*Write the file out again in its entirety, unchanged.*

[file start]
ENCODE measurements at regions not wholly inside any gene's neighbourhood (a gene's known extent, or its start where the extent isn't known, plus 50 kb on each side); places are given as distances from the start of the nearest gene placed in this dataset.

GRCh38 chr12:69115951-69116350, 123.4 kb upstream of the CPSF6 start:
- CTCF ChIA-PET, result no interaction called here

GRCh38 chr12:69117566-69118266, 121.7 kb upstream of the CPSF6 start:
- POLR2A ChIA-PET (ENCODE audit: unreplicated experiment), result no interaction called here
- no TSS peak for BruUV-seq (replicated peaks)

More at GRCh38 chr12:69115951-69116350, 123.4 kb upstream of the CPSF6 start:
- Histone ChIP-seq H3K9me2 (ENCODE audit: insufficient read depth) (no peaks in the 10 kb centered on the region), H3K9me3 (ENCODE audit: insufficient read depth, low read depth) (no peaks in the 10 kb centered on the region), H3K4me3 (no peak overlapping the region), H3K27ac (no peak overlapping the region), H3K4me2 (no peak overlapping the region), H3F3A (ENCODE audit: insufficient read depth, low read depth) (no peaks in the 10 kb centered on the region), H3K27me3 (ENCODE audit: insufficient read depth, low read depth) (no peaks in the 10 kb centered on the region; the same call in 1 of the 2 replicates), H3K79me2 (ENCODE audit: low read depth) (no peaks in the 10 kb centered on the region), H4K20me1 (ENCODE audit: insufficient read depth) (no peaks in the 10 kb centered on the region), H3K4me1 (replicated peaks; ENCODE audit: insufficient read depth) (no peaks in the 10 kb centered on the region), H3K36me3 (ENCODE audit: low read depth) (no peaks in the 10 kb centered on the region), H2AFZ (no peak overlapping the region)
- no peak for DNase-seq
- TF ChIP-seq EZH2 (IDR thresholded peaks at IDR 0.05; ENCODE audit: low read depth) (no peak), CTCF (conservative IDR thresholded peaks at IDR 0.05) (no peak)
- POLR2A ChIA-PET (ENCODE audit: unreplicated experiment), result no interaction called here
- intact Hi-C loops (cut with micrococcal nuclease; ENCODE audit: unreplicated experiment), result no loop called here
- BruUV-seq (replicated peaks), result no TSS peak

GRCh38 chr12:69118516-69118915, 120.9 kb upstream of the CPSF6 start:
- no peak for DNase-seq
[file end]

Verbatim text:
ENCODE measurements at regions not wholly inside any gene's neighbourhood (a gene's known extent, or its start where the extent isn't known, plus 50 kb on each side); places are given as distances from the start of the nearest gene placed in this dataset.

GRCh38 chr12:69115951-69116350, 123.4 kb upstream of the CPSF6 start:
- CTCF ChIA-PET, result no interaction called here

GRCh38 chr12:69117566-69118266, 121.7 kb upstream of the CPSF6 start:
- POLR2A ChIA-PET (ENCODE audit: unreplicated experiment), result no interaction called here
- no TSS peak for BruUV-seq (replicated peaks)

More at GRCh38 chr12:69115951-69116350, 123.4 kb upstream of the CPSF6 start:
- Histone ChIP-seq H3K9me2 (ENCODE audit: insufficient read depth) (no peaks in the 10 kb centered on the region), H3K9me3 (ENCODE audit: insufficient read depth, low read depth) (no peaks in the 10 kb centered on the region), H3K4me3 (no peak overlapping the region), H3K27ac (no peak overlapping the region), H3K4me2 (no peak overlapping the region), H3F3A (ENCODE audit: insufficient read depth, low read depth) (no peaks in the 10 kb centered on the region), H3K27me3 (ENCODE audit: insufficient read depth, low read depth) (no peaks in the 10 kb centered on the region; the same call in 1 of the 2 replicates), H3K79me2 (ENCODE audit: low read depth) (no peaks in the 10 kb centered on the region), H4K20me1 (ENCODE audit: insufficient read depth) (no peaks in the 10 kb centered on the region), H3K4me1 (replicated peaks; ENCODE audit: insufficient read depth) (no peaks in the 10 kb centered on the region), H3K36me3 (ENCODE audit: low read depth) (no peaks in the 10 kb centered on the region), H2AFZ (no peak overlapping the region)
- no peak for DNase-seq
- TF ChIP-seq EZH2 (IDR thresholded peaks at IDR 0.05; ENCODE audit: low read depth) (no peak), CTCF (conservative IDR thresholded peaks at IDR 0.05) (no peak)
- POLR2A ChIA-PET (ENCODE audit: unreplicated experiment), result no interaction called here
- intact Hi-C loops (cut with micrococcal nuclease; ENCODE audit: unreplicated experiment), result no loop called here
- BruUV-seq (replicated peaks), result no TSS peak

GRCh38 chr12:69118516-69118915, 120.9 kb upstream of the CPSF6 start:
- no peak for DNase-seq